Passive Design Strategies For New Zealand
Modern passive house design ultimately relates to how we use other forms of energy, like heat from the sun, heat from humans and heat from electrical appliances (e.g. TV, computer, lights etc.) to heat and warm our houses. The idea is we use minimal direct forms of mechanical heating, for heating and comfort. The opposite is to use an active system like an HRV system (heat recovery ventilation) or HVAC system (heating, ventilating, and air conditioning) or, a heat pump as we like to call then in New Zealand to provide warmth, cooling and comfort. The down side to these systems are, as soon as you switch them off during winter it gets cold quickly, and they add a significant cost to power bills when we use them.
The historical idea of passive design has been around since humans have lived in developed communities, which we call vernacular architecture. Building crafted buildings from specific Climate types, environments and cultures. The Romans called it Genius Loci, the Chinese still call it Feng Shui and today we call it Environmental Sustainable Design. In recent times early modernist architect, Frank Lloyd Wright started combining passive solar design principles with his modernist houses during the 1940’s, during the 1970’s we saw an explosion in passive solar and environmental designs, due to the oil crisis at the time, which then died off as oil prices dropped, and during the mid-1990’s we began to see the emergence of Passvihaus coming out of Germany. Add the internet into the mix we see an explosion in passive design strategies worldwide. In its simplest form, there are essentially three key principles we make passive design from, Insulation, Airtightness and a Heat Source. The goal is to achieve comfort, good health, and energy efficiency.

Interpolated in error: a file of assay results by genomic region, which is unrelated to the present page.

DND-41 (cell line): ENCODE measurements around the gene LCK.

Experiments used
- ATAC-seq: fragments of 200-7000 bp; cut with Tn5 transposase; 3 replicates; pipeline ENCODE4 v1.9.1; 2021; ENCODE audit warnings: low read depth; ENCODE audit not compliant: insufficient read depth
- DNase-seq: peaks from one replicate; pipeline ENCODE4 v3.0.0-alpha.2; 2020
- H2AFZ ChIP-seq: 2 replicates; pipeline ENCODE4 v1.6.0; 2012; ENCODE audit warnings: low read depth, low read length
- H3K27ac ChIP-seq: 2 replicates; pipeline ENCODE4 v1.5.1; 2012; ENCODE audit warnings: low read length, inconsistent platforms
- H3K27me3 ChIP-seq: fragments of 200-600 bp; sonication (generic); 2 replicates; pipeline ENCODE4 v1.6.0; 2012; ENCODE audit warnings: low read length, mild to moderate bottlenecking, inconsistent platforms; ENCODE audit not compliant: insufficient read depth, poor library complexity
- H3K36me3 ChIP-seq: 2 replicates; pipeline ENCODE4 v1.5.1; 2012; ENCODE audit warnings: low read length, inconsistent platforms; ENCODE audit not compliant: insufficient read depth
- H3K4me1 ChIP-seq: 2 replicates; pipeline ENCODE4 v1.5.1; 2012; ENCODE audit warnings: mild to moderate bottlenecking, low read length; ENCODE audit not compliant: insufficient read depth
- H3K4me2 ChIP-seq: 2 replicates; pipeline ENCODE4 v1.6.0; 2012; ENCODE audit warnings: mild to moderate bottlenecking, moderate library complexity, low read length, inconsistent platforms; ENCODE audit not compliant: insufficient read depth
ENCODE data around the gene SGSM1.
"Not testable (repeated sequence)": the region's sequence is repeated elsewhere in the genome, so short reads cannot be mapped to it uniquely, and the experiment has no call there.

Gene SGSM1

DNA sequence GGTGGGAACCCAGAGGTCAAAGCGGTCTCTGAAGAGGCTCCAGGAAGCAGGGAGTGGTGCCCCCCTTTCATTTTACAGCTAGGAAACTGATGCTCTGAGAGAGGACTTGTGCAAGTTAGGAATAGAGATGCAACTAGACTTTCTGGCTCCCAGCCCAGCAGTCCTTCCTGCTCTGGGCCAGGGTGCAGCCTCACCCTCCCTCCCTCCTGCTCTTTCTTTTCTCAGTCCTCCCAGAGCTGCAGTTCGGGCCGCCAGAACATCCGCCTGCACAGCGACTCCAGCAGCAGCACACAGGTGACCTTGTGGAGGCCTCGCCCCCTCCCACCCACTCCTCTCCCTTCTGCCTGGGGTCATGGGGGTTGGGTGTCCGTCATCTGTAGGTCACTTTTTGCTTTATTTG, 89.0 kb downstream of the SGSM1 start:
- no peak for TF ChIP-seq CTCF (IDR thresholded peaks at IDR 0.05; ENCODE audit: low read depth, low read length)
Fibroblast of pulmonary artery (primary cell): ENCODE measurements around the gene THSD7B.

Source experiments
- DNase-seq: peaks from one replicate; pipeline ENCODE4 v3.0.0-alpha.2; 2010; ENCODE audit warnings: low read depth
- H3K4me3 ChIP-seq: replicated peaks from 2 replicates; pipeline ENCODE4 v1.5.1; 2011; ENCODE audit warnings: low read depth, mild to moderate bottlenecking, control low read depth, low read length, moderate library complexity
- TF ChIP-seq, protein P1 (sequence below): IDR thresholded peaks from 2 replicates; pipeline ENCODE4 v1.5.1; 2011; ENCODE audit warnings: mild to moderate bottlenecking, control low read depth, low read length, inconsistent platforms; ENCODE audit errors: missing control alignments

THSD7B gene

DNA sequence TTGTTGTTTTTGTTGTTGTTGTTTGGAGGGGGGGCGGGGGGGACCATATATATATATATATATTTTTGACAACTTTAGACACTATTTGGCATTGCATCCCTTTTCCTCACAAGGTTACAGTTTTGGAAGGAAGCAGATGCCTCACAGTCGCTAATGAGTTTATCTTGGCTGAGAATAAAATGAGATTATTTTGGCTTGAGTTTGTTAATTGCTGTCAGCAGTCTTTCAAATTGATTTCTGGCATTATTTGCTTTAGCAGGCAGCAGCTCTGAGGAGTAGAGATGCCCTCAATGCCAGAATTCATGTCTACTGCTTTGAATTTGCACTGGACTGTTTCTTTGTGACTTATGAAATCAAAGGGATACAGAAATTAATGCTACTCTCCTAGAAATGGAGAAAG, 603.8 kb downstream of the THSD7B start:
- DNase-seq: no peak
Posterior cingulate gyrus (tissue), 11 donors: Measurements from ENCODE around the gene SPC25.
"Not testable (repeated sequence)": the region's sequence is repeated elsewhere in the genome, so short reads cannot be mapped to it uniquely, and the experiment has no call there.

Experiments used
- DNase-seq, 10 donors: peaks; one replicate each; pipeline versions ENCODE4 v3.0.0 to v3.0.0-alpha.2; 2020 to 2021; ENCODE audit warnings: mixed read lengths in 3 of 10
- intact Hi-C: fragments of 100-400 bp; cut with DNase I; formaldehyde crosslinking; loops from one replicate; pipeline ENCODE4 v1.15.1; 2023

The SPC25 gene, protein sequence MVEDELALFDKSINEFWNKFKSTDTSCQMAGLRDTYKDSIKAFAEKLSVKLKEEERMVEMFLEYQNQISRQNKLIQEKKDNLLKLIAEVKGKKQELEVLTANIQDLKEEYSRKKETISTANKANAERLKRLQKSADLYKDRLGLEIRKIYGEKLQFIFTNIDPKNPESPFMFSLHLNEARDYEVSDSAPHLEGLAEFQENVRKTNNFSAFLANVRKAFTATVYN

Number one is Insulation and a thermally sealed building envelope where heat is unable to escape from solid surfaces. This requires an extremely well insulated floor, walls, ceilings and windows where heat is unable to escape through thermal bridging. Thermal bridging is where heat transfers from a solid warm surface to a colder surface through a process of thermal heat conduction, becoming cold in this case. e.g. A cold concrete slab loses heat through touching the earth or outside, an insulated concrete slab doesn’t touch the earth so retains heat and is warm to walk on. Passive design aims to minimise or eliminate heat loss from solid surfaces inside the house through eliminating, or reducing thermal bridging. The idea is to keep heat inside the house using a high level of insulation design.
Number two is retaining Airtightness inside the home and preventing warm air from escaping to the outside. Typically this is achieved by a building wrap (which works as an air barrier) and covers the outside face of the framing. What typically happens is we add the building wrap around the building, but don’t seal the gaps around windows, doors, fireplaces, HRV/HVAC pipes, vents, corners and so forth. This allows the warm air to trickle out of the house. In passive design the idea is we have warm solid objects that either stabilise air temperature or conduct heat. e.g. An insulated concrete slab, conducts heat to air, therefore warming it. The air warms up and transfer’s heat to the human body, through convective heat transfer. If we have insulated solid objects inside a house which conduct heat, this continuously heats the air around us.
Number three is we require some form of Heat Source in the first place to heat a building. In passive design the heat source can be heat from sunlight (the preferred choice), heat from electrical appliances, and even heat from the human body. The exact ratio depends on different situations for the climate region, personal requirements and preferred outcomes for the overall design outcome. It is possible to rely on human body heat, electrical appliances with a limited amount of sunlight to achieve comfort levels, and this might be the situation if you have a south facing site direction, windows sizes throughout the house would be limited, this would work well using Passivhaus design strategies. An ideal scenario is North orientation, with a good combination of large North facing windows relying on direction passive solar gain, economical sized rooms, thermal mass (but not essential), small windows to the south, and moderate sized windows to the east and west. The advantage with passive design strategies is if we correctly insulate and seal them up for airtightness we have a good degree of flexibility in regards to the heat source we can rely on for each different situation, while still achieving the overall goals of comfort, health and energy efficiency.
Writing and Artwork by Duncan Firth